A large part of what I do is critiquing, in writing, the work of others. I am constantly wondering if I am structuring my sentences correctly. Part of the challenge is that I need to temper my opinion by saying 'appears to,' 'seems,' etc.

If, for example, I am trying to express whether the person's conclusion is reasonable and adequately supported, should I say "The conclusion appears to be reasonable and adequately supported." or should I say "The conclusion appears reasonable and adequately supported."

Whichever is right, I'd appreciate an explanation of why one way is right and the other is wrong.

Also, in this case, are 'reasonable' and 'adequately' adverbs?

Thank you!

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    I believe in your sentence reasonable is an adjective (modifying conclusion) and adequately is an adverb (modifying supported). – J.R. Nov 17 '17 at 16:54
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    This might be a question of style and effect rather than a question of right or wrong. – Gary Botnovcan Nov 17 '17 at 17:31

If you want to make your writing appear less opinionated and less judgemental, you may consider looking at the principles of E-prime, "a version of the English language that excludes all forms of the verb to be".

Besides the information in the Wikipedia entry, you may find a concise explanation and demonstration in episode 196 of the podcast Math mutations. This Link to iTunes may work for you.

According to E-prime "appears" can be used instead of "is". Using "appears to be" may be considered equivalent by English speakers, but it still uses "to be", which E-prime forbids (as it logically claims equivalence of two things).

Omission of "to be" would also create a shorter statement of the same message, which some people consider as an improvement.

Therefore, "appears" (without "to be") seems like a better choice.

  • I encourage everyone to read the "criticisms" section in the Wikipedia article. What a terrible idea. – phoog Nov 18 '17 at 15:14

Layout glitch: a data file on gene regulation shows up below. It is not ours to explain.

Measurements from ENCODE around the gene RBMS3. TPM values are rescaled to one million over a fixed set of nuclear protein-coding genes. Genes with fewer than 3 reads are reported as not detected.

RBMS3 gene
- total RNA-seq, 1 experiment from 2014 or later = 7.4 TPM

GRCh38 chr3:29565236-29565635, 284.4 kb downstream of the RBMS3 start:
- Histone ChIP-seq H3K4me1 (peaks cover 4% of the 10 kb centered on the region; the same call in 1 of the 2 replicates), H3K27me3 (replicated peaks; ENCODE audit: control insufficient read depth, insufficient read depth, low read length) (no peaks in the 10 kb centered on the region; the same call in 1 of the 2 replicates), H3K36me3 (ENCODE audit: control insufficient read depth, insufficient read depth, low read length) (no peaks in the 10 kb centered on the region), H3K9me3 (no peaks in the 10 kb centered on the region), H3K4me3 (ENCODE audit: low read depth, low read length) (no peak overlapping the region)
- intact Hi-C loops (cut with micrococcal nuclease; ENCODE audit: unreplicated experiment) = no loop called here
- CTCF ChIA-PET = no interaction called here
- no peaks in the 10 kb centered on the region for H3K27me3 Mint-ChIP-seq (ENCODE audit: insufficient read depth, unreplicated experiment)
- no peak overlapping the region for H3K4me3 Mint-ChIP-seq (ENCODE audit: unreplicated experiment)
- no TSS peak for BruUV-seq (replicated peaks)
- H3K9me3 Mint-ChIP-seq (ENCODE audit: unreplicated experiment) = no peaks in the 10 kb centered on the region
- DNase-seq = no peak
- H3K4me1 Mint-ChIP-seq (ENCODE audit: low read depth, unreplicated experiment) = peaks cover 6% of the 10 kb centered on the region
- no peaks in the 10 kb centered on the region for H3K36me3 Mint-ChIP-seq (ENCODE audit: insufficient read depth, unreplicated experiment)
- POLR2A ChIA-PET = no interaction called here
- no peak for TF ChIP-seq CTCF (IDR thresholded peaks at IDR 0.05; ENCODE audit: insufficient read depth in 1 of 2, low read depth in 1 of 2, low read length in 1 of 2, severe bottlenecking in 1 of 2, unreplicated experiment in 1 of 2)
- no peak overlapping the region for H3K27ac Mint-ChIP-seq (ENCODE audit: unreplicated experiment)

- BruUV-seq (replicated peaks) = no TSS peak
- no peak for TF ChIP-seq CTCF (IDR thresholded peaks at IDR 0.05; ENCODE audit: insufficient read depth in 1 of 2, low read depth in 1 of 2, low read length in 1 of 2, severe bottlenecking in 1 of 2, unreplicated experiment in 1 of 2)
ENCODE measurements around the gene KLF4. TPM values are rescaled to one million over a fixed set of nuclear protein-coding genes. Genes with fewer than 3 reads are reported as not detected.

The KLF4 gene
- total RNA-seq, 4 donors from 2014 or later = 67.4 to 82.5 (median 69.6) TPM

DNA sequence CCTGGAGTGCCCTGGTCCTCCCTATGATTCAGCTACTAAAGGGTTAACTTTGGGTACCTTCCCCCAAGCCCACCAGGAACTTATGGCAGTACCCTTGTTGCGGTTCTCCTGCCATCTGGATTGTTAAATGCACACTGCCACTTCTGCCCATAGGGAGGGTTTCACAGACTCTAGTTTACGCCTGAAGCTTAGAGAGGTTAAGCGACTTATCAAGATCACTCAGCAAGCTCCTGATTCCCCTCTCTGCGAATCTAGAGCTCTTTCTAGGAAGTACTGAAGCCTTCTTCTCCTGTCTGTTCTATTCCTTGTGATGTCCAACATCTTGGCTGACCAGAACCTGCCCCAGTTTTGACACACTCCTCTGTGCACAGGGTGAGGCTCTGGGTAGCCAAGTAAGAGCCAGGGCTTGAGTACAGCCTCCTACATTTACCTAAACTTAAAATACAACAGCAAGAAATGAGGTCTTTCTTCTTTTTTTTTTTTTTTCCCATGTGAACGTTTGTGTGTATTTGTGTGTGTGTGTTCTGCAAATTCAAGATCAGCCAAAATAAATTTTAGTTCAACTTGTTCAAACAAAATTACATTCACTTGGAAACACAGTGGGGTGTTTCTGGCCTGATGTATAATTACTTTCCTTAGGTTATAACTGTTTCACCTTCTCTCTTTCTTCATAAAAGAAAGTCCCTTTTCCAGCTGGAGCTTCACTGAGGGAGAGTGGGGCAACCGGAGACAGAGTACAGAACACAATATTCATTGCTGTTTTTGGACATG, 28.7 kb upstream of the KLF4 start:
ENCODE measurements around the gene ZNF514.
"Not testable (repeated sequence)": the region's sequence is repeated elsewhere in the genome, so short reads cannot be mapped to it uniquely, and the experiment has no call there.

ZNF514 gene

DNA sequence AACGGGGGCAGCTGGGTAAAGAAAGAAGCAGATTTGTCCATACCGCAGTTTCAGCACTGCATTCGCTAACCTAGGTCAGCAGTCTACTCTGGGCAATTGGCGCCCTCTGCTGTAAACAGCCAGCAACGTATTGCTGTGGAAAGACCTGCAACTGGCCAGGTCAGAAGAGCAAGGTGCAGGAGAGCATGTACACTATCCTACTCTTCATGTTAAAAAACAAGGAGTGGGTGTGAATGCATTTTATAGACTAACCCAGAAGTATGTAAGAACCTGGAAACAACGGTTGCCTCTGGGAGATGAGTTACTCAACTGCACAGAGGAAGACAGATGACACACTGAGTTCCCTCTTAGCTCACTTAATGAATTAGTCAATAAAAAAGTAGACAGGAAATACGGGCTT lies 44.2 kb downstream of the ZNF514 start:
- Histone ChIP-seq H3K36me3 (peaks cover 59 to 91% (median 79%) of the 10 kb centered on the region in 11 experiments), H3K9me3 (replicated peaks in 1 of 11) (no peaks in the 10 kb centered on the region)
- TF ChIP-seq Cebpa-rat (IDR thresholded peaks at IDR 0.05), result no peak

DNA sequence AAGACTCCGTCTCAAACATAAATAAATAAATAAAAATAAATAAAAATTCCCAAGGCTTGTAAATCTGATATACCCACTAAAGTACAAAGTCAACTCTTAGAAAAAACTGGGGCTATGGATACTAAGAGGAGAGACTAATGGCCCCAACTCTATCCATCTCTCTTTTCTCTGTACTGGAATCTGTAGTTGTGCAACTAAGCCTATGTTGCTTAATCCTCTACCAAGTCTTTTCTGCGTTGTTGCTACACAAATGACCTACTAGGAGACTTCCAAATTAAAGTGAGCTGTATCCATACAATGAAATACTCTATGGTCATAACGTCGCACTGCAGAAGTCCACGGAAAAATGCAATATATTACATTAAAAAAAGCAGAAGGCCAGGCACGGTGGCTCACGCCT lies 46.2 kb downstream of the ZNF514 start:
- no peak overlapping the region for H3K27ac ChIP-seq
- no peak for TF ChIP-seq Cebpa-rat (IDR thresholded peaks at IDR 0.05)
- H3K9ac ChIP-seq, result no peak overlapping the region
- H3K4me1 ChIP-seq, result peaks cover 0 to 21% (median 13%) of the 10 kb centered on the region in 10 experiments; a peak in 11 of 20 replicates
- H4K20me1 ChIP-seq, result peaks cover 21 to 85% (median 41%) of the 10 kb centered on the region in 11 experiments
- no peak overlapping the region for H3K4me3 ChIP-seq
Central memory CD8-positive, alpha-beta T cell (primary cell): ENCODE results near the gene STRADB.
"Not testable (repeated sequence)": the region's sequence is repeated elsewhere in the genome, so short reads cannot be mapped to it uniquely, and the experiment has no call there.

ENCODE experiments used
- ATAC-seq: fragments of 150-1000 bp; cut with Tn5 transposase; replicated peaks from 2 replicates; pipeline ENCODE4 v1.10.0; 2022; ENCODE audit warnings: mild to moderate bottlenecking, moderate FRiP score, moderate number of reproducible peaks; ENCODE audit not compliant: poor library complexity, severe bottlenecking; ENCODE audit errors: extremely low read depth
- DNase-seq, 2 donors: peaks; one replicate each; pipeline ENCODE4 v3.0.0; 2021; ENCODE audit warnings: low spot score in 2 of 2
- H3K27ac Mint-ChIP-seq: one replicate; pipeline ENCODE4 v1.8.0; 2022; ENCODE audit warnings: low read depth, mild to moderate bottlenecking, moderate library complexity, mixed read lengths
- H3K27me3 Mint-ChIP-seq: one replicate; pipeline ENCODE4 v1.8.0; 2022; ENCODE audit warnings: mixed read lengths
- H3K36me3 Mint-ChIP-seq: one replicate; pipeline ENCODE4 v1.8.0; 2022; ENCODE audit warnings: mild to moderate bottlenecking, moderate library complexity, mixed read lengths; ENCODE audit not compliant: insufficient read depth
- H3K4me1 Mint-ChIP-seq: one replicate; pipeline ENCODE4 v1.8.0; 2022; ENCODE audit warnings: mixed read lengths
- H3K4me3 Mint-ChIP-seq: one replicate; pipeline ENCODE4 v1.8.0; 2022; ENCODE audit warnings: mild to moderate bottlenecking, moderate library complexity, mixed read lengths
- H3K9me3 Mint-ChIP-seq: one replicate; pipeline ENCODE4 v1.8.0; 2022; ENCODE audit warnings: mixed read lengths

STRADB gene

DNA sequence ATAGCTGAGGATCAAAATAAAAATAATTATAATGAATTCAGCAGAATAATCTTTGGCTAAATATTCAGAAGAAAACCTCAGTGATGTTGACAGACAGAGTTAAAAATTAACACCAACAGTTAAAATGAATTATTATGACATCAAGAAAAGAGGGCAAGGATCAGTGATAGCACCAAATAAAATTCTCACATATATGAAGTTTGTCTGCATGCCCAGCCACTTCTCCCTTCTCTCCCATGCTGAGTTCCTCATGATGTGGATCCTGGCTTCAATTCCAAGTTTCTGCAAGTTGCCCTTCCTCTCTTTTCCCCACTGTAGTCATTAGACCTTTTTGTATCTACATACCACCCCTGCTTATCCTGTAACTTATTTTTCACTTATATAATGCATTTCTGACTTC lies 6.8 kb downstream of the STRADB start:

• Saying "this is a terrible idea" is judgemental.. 😀 I would not recommend adopting this writing style to full extent, but I find it interesting and worth thinking about. – laugh Nov 18 '17 at 16:38
  • I don't deny that what I said is judgmental, and I hesitated about saying it, but the argument in the Wikipedia article did the opposite of convincing me in favor of the practice. – phoog Nov 18 '17 at 17:47

"The conclusion appears to be reasonable and adequately supported." [more formal]

"The conclusion appears reasonable and adequately supported." [slightly less formal]

reasonable=adjective adequately=adverb, modifying supported. There is no semantic difference (difference in meaning) between the two.


Using words like "to be" or really any conjugation ("is," "was," "am," etc.) can result in "passive voice." Passive voice often obscures the meaning of a sentence (for example, "People love John." vs. "John is loved"). In the "John is loved" example, it leaves you wondering "... By whom?"

The comment above correctly identifies this as a matter of taste/style, but avoiding passive voice can make your writing easier to understand. On top of that, the option without "to be" is shorter, so why not use it?

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    While your first sentence is true, the use of "to be" in the example does not result in passive voice. – phoog Nov 18 '17 at 15:09

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